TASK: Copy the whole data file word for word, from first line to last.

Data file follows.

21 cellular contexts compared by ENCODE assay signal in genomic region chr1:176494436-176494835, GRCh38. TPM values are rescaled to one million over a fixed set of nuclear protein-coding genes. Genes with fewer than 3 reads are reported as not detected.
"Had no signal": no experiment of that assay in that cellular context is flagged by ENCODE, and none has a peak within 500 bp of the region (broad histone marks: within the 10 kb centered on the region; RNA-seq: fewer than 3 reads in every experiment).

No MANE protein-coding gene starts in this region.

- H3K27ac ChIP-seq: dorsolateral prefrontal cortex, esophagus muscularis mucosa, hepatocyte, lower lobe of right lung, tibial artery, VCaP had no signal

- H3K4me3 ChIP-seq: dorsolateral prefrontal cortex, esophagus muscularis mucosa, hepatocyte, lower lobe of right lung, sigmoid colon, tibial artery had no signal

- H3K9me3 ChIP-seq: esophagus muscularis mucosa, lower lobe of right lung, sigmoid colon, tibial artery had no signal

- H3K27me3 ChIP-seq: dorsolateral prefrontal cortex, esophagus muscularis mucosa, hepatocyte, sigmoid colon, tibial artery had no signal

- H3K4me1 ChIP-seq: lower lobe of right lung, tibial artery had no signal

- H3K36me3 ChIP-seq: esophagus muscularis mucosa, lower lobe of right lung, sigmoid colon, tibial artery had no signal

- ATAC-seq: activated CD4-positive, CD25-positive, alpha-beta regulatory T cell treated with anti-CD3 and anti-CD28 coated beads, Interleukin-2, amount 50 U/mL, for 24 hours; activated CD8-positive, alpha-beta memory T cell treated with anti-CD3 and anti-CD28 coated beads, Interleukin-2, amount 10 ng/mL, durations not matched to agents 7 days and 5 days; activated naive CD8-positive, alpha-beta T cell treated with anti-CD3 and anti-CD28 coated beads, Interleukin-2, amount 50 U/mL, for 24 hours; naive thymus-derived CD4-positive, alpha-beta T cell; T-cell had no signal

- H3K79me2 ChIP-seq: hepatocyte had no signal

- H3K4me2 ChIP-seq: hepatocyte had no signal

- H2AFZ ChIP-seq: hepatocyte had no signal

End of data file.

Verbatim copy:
21 cellular contexts compared by ENCODE assay signal in genomic region chr1:176494436-176494835, GRCh38. TPM values are rescaled to one million over a fixed set of nuclear protein-coding genes. Genes with fewer than 3 reads are reported as not detected.
"Had no signal": no experiment of that assay in that cellular context is flagged by ENCODE, and none has a peak within 500 bp of the region (broad histone marks: within the 10 kb centered on the region; RNA-seq: fewer than 3 reads in every experiment).

No MANE protein-coding gene starts in this region.

- H3K27ac ChIP-seq: dorsolateral prefrontal cortex, esophagus muscularis mucosa, hepatocyte, lower lobe of right lung, tibial artery, VCaP had no signal

- H3K4me3 ChIP-seq: dorsolateral prefrontal cortex, esophagus muscularis mucosa, hepatocyte, lower lobe of right lung, sigmoid colon, tibial artery had no signal

- H3K9me3 ChIP-seq: esophagus muscularis mucosa, lower lobe of right lung, sigmoid colon, tibial artery had no signal

- H3K27me3 ChIP-seq: dorsolateral prefrontal cortex, esophagus muscularis mucosa, hepatocyte, sigmoid colon, tibial artery had no signal

- H3K4me1 ChIP-seq: lower lobe of right lung, tibial artery had no signal

- H3K36me3 ChIP-seq: esophagus muscularis mucosa, lower lobe of right lung, sigmoid colon, tibial artery had no signal

- ATAC-seq: activated CD4-positive, CD25-positive, alpha-beta regulatory T cell treated with anti-CD3 and anti-CD28 coated beads, Interleukin-2, amount 50 U/mL, for 24 hours; activated CD8-positive, alpha-beta memory T cell treated with anti-CD3 and anti-CD28 coated beads, Interleukin-2, amount 10 ng/mL, durations not matched to agents 7 days and 5 days; activated naive CD8-positive, alpha-beta T cell treated with anti-CD3 and anti-CD28 coated beads, Interleukin-2, amount 50 U/mL, for 24 hours; naive thymus-derived CD4-positive, alpha-beta T cell; T-cell had no signal

- H3K79me2 ChIP-seq: hepatocyte had no signal

- H3K4me2 ChIP-seq: hepatocyte had no signal

- H2AFZ ChIP-seq: hepatocyte had no signal